After learning that chlamydia and gonorrhea had pushed Alaska to the lead nationally in STI's, board member Tom Conley -- a physician -- said "There's nothing wrong with our HIV/AIDS policy as presented -- it's just insufficient." (US Centers for Disease Control image)

After learning that chlamydia and gonorrhea had pushed Alaska to the lead nationally in STI’s, board member Tom Conley — a physician — said “There’s nothing wrong with our HIV/AIDS policy as presented — it’s just insufficient.” (US Centers for Disease Control image)

The Sitka School Board has sent its policy covering sexually-transmitted infections back to the drawing board.

At its regular meeting Monday night (9-12-16) the board introduced minor language revisions to its policy on HIV/AIDS, but was brought to an abrupt halt by testimony from the public.

Lauren Havens, the district liaison for Sitkans Against Family Violence, thought the schools were missing the boat on the STI’s, or sexually-transmitted infections, most prevalent today.

“(Alaska is) number one in the country for chlamydia, number four in the country for gonorrhea, and number 46 for HIV/AIDS.”

The statistics Havens cited are available in the 2015 Alaska State Health Profile published by the Centers for Disease Control. Havens said that she realized that the school board policy was first drafted twenty years ago, when much of the national focus was on stopping HIV/AIDS.

But times have changed.

“I know firsthand that a few adolescents in our school district have had experience with chlamydia and gonorrhea, and it is something that is being talked about in the schools. So if there is a policy — I see it was written in 1996, when having a policy on AIDS was slightly more important historically and culturally. But I would ask you to think about adding it and broadening the policy that already exists on sexual reproduction education.”

Board member Tom Conley sits on the policy committee that initially reviewed the HIV/AIDS language. He told Havens, “Thank you for that bombshell.”

The existing board policy on HIV/AIDS is vague. It summarizes the health hazard presented by HIV/AIDS, and then states “An effective weapon against the spread of this deadly disease is public education.”

Board member Jennifer McNichol, also a physician and a pediatrician, said she had seen an increase in these non-fatal — but still serious — STI’s.

“Yeah, her statistics are quite right about the prevalence of chlamydia and gonorrhea, which can have lifetime consequences particularly around fertility down the road for adolescents that want to conceive later on in their lives.”

McNichol, Conley, and the other non-medical members of the board decided that it was important to send the policy back to the committee for improvement.

When McNichol asked if the revised policy would clash with recently-adopted state legislation known as House Bill 156, which puts some limits on how public schools can teach reproductive health, Conley fired back, “There is a coterie of people in the legislature who want to bury their heads in the sand when it comes to reproduction… This is a substantial concern, especially in the high school population, and we’re not going to solve it by ignoring it.”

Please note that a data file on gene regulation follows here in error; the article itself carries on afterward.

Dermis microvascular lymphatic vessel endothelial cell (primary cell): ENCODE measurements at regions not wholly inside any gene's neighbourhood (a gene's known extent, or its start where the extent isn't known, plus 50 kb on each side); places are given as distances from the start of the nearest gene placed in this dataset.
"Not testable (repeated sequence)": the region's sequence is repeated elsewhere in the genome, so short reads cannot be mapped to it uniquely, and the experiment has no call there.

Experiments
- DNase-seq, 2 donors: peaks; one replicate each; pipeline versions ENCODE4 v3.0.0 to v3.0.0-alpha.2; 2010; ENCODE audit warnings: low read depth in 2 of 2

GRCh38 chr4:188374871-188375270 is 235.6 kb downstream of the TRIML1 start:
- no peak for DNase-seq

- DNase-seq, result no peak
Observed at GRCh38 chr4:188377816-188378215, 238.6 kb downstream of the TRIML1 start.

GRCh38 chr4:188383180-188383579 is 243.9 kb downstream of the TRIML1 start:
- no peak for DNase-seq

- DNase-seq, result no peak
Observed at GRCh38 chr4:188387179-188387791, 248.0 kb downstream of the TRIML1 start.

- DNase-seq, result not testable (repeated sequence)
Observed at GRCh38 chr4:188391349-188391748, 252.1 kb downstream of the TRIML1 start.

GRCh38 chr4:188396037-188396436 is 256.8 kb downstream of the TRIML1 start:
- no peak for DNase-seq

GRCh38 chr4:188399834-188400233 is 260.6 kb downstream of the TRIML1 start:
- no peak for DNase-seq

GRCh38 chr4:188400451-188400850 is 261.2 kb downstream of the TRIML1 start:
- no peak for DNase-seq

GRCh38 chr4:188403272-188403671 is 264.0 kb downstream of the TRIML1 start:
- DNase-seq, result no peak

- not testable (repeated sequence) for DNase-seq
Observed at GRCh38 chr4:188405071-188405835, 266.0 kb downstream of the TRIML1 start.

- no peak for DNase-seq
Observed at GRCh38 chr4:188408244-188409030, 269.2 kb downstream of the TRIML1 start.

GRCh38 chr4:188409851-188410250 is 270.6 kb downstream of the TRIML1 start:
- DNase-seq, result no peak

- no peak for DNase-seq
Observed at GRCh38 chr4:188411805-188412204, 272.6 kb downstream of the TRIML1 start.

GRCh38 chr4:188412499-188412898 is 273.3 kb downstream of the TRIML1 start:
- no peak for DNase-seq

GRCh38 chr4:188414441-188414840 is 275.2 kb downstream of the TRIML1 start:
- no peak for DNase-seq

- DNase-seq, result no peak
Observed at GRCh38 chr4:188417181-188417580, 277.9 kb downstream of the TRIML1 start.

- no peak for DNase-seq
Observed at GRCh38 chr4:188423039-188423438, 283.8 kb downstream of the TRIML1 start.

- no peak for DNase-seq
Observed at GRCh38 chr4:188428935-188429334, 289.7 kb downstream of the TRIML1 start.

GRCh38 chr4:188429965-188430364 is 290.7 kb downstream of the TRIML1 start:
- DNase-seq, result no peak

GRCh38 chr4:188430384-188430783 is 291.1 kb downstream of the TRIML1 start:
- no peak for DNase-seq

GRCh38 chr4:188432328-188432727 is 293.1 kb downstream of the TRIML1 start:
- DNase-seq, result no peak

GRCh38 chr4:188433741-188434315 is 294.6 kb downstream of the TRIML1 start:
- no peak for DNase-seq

In other business Monday night (9-12-16):

The school board signed off on a rate hike for Ventures, the latchkey program for the K-5 students housed at Baranof Elementary School.

Ventures was on the district’s chopping block last year because of chronic budget shortfalls. Many parents testified opposing a possible closure.

Director Marjean Ragsdale told the board that the old rates were well below market value.

“If you figure out how long a child is staying, even part time, we’re less than a babysitter. We’re basically running $5 and hour for a kid to be with us. So we definitely need to increase our rates.”

The board agreed to a hike of $35 per month for students attending three, four, and five days a week. That puts the monthly fee for a 5th grader attending 5 days a week — the top rate — at $410 per month.

Also Monday night, the board heard mixed news about enrollment.

Superintendent Mary Wegner reported that 98 students left the district after last year.

Some were part of a couple of large Coast Guard families who moved on, 5 went to Mt. Edgecumbe, several are going to private school, and several others are attending a homeschool program not run by the district.

54 others, Wegner said, simply left town.

But it’s not all bad news.

“We have had 73 new students enroll in the district since the start of the school year, that are coming into town. This is a time of year where we get more and more students coming in. I’m still hopeful that we’ll hit that mark of 1,300, but we’ll wait and see.”

1,300 students is the number the district used to calculate its budget this year. Current enrollment stands at 1,273. If that number remains under projections during the official state count period in October, it could have serious ramifications for the district’s finances.

Wegner told the board, “I’m cautiously optimistic.”